Janice Carenbauer sees dozens of patients walk into Wheeling Health Right with the same problem - without a car or without money for gas, a large number of sick patients are waiting at bus stops or walking to the clinic without hats, gloves or sometimes even coats to keep them warm from winter's biting chill.
That is why the board of deacons of Vance Memorial Presbyterian Church collected more than 200 hats, gloves, mittens and scarves for all ages and sizes to hand out to any person or family who walks in and looks cold.
Carenbauer, Health Right's front office manager, cited a patient who lives eight block away from the center whose only mode of transportation is a bicycle he rides even in cold weather.
Photo by Sarah Harmon
Karen DiOrio, from left, Lynne Exley and Janice Carenbauer sort more than 200 hats, mittens and scarves donated by Vance Memorial Presbyterian Church to be given out to the patients of Wheeling Health Right who are suffering from the cold weather.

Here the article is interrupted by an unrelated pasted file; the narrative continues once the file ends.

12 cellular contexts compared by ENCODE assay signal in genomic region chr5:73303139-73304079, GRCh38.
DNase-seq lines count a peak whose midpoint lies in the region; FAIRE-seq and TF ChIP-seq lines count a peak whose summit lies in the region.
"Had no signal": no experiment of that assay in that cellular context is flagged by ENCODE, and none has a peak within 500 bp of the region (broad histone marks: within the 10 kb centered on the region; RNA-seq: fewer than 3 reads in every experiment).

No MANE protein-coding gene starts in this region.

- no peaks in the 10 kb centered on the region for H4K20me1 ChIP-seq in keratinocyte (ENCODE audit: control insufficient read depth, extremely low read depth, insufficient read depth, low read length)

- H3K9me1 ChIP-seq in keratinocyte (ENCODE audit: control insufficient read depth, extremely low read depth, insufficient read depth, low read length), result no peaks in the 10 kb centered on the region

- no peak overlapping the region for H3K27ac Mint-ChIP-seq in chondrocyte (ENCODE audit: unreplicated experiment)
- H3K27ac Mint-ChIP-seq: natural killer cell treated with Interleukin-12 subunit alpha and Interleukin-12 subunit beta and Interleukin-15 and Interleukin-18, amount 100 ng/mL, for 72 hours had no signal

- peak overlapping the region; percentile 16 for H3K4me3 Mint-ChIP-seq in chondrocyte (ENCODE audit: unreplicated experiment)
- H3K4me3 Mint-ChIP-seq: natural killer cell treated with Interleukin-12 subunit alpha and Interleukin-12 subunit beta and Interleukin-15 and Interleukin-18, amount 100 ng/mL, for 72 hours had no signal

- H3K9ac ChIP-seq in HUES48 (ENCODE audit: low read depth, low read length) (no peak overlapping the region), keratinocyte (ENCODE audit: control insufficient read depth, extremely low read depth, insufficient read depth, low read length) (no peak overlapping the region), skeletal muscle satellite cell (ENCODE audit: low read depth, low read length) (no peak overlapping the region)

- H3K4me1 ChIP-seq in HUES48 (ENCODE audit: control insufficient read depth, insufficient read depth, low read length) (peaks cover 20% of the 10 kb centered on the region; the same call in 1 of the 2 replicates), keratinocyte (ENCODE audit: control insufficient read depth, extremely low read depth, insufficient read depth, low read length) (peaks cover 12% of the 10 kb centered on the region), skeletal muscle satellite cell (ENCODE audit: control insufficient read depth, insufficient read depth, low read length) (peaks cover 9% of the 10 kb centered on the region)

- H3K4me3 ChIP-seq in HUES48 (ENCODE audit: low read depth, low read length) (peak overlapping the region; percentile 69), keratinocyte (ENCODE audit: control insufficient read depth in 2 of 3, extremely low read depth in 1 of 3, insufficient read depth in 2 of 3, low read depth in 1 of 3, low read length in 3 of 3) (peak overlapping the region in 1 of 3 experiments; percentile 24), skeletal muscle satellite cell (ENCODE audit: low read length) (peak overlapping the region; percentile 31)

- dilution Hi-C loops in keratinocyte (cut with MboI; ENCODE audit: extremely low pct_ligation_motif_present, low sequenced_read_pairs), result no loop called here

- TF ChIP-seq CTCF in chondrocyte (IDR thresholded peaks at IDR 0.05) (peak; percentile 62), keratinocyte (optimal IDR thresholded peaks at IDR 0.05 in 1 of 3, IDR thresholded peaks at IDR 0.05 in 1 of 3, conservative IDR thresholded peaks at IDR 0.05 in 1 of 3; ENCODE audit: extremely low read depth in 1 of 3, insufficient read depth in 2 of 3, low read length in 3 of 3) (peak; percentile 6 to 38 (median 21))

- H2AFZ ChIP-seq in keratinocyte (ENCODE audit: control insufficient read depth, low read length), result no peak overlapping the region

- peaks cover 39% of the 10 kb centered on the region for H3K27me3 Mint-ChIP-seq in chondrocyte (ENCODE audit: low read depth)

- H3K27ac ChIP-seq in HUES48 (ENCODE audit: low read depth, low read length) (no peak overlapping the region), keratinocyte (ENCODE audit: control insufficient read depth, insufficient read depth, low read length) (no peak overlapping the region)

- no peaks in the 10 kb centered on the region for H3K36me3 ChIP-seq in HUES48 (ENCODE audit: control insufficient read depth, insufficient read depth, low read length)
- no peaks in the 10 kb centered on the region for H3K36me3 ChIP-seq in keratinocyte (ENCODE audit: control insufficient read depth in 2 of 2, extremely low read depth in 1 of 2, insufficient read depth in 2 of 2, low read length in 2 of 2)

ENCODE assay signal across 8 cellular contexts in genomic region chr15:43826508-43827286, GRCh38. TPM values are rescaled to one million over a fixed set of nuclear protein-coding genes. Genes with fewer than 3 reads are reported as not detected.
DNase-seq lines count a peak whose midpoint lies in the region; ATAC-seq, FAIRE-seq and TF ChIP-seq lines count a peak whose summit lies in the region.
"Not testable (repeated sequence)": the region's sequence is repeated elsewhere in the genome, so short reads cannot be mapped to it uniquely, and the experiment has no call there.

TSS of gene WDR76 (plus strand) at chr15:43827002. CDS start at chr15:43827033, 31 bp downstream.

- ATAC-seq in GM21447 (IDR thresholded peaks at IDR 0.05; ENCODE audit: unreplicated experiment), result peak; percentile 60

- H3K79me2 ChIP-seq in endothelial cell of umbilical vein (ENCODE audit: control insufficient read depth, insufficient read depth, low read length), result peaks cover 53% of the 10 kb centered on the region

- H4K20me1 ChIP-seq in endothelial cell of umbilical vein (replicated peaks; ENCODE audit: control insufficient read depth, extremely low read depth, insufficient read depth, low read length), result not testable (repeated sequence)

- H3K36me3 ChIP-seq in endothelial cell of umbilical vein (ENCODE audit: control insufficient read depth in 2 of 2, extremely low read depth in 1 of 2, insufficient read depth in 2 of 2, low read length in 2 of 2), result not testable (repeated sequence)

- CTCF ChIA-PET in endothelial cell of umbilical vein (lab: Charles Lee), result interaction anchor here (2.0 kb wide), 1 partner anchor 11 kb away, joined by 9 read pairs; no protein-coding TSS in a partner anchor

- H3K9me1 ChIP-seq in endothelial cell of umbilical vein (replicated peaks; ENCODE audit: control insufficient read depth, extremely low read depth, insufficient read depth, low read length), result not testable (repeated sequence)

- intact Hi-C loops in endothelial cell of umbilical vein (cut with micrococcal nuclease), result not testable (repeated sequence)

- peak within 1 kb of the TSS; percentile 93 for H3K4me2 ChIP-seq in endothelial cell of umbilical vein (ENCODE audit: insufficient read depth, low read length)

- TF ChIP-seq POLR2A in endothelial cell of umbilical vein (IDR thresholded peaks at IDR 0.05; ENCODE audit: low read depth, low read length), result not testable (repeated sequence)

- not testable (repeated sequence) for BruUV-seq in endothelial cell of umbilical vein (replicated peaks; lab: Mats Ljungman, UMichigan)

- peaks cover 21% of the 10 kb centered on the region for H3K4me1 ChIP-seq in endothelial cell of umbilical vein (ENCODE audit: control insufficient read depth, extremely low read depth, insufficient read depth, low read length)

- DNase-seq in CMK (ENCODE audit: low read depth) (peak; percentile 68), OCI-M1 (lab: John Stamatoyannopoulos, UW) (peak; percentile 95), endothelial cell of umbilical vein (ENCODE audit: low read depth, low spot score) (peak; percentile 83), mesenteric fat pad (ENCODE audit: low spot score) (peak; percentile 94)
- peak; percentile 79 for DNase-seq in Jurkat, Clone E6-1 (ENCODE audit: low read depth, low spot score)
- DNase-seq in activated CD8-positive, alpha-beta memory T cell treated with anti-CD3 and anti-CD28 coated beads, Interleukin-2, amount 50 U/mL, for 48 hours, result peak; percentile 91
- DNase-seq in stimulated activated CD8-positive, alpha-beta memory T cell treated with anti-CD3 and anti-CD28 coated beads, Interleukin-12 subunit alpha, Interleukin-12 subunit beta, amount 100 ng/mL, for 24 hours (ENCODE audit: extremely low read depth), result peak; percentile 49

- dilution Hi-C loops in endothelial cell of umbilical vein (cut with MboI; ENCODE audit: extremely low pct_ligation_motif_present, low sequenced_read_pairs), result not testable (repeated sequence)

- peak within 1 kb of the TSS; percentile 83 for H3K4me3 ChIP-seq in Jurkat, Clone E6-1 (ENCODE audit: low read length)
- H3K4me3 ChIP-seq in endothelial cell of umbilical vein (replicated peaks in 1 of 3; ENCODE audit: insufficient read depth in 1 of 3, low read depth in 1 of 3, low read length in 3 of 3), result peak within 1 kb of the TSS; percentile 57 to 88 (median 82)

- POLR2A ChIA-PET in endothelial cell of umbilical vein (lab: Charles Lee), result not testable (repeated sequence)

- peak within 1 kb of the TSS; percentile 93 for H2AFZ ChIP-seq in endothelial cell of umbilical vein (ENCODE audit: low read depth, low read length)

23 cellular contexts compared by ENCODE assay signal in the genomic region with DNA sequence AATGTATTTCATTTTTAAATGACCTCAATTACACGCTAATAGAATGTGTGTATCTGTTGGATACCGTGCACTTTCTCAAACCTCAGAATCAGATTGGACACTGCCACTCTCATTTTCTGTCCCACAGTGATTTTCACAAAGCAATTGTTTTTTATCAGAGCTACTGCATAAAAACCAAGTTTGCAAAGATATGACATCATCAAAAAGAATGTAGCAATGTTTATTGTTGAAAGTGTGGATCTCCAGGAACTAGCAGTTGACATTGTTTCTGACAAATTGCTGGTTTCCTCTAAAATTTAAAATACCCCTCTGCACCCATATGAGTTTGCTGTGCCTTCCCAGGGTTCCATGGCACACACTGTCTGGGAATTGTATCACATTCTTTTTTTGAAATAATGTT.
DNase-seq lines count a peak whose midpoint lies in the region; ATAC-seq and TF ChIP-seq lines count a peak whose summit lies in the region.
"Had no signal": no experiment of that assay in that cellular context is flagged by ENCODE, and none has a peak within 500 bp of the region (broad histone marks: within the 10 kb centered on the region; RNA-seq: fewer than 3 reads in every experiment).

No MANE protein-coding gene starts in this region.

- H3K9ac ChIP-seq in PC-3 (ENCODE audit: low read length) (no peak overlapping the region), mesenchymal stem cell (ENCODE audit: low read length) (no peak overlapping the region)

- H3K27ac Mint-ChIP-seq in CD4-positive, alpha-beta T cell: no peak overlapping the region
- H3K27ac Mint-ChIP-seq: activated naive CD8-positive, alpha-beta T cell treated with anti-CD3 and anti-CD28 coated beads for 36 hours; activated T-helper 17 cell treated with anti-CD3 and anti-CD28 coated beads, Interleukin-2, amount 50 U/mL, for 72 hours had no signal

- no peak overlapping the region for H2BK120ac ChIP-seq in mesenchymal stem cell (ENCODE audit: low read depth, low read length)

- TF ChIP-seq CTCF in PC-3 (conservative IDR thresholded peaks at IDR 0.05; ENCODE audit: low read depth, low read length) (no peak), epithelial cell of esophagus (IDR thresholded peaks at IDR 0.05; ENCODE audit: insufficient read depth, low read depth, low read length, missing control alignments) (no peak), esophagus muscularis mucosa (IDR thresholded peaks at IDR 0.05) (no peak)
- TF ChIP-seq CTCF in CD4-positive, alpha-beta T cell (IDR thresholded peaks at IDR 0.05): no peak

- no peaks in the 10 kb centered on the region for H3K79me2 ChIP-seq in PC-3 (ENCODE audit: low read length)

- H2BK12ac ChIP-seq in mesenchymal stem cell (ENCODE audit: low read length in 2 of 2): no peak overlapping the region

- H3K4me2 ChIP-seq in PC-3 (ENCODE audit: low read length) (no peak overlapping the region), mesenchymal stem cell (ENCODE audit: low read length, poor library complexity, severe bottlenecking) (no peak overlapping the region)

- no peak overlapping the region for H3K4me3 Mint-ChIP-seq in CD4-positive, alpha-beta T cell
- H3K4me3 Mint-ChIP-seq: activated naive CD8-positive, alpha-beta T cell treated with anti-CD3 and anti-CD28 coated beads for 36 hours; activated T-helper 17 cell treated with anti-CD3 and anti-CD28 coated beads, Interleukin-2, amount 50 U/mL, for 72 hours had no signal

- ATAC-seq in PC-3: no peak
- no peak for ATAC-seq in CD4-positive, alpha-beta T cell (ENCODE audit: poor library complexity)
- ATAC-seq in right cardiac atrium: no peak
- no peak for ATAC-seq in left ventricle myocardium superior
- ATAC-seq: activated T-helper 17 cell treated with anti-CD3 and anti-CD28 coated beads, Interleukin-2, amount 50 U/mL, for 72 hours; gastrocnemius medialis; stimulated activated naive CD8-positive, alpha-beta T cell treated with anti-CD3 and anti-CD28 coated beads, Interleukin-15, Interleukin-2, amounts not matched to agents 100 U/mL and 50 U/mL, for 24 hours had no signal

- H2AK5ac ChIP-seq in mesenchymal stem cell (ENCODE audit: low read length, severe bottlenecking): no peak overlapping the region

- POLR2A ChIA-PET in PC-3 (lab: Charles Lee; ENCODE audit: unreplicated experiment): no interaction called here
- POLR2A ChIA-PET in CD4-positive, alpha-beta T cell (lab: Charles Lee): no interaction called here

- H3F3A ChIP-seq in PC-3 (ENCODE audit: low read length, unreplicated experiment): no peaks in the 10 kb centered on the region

"These are patients who get up every morning, get their kids to school and work full-time jobs or part-time jobs, whatever they can find," Carenbauer said. "They are not offered insurance, or it is so expensive they can't afford it. There's a working poor, and they have children. If they have extra money, they buy shampoo. They don't have money for luxuries such as a scarf."
Keeping people warm while they are traveling to the clinic is especially important since most of the patients have serious health problems such as diabetes, heart conditions or mental health issues and need to see a doctor to get their medicine. Making sure they get to their appointments, Carenbauer said, is the first step to ensuring their health.
Carenbauer said there are days when Health Right sees 60-80 patients, including plenty of walk-ins during flu season. The patients' need for warm clothing is so great, she predicted the donated items will be gone within two weeks.
Lynne Exley, a member of Vance church, said it is the church's second year donating to Health Right and the response from last year was so enthusiastic, members decided to do the project again for this year.
"It's a simple gesture of trying to help our neighbors," Exley said. "We wanted something that would have an immediate impact on our community. That's why the church rallied for patients to have a safe and warm New Year's."